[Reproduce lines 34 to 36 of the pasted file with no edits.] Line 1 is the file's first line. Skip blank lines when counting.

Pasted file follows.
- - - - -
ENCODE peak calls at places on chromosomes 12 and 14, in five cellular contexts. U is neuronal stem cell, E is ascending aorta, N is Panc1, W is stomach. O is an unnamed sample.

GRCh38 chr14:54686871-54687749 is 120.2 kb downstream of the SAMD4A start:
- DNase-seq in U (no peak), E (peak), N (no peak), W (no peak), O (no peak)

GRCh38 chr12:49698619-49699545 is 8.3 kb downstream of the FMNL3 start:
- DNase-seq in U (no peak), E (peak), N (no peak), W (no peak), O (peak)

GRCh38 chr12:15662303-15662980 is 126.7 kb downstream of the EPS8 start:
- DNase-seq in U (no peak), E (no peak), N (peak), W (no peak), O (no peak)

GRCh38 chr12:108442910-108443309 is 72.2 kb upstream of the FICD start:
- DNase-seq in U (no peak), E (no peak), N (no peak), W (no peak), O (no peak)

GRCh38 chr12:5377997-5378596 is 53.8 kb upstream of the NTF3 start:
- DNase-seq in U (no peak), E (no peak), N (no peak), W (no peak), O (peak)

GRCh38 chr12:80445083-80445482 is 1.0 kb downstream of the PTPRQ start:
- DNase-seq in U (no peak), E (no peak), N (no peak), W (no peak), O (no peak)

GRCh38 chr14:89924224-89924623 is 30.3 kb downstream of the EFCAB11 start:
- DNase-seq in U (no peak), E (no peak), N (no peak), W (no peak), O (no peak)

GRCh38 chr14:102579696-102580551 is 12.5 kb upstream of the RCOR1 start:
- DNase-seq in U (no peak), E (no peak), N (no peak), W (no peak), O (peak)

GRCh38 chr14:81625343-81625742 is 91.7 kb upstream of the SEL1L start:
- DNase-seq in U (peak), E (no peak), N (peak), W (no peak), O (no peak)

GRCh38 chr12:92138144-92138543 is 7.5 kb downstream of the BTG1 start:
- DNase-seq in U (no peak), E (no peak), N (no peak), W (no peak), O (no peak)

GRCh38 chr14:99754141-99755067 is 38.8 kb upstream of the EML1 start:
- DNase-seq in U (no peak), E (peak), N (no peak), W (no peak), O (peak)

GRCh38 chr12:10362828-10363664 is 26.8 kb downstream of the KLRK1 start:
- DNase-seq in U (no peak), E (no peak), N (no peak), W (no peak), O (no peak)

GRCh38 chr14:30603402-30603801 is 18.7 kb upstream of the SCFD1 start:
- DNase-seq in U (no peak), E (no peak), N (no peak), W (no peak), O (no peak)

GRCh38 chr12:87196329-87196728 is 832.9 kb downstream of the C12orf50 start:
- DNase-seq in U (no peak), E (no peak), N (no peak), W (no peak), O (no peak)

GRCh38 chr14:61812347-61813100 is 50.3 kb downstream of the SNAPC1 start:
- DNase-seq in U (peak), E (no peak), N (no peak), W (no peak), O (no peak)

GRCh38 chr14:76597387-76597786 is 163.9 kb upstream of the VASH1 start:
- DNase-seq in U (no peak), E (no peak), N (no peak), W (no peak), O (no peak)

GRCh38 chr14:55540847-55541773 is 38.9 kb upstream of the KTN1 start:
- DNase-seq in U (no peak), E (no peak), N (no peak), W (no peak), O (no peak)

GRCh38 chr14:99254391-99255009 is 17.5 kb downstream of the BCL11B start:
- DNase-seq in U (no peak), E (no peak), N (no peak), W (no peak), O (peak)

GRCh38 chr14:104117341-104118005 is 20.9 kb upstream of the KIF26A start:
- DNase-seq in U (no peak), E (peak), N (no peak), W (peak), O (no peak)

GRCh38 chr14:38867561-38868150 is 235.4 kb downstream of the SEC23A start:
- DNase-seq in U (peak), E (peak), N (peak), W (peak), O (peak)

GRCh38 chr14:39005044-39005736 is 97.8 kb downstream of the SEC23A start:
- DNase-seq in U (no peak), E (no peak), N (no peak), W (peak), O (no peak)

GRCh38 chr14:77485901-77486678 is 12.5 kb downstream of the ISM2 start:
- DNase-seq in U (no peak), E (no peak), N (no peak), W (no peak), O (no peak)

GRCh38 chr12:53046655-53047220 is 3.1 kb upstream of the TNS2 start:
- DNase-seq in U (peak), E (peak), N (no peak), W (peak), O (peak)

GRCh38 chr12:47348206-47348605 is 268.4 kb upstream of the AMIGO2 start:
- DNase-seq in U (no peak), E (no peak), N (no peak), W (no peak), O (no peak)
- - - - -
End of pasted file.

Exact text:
GRCh38 chr14:55540847-55541773 is 38.9 kb upstream of the KTN1 start:
- DNase-seq in U (no peak), E (no peak), N (no peak), W (no peak), O (no peak)

GRCh38 chr14:99254391-99255009 is 17.5 kb downstream of the BCL11B start: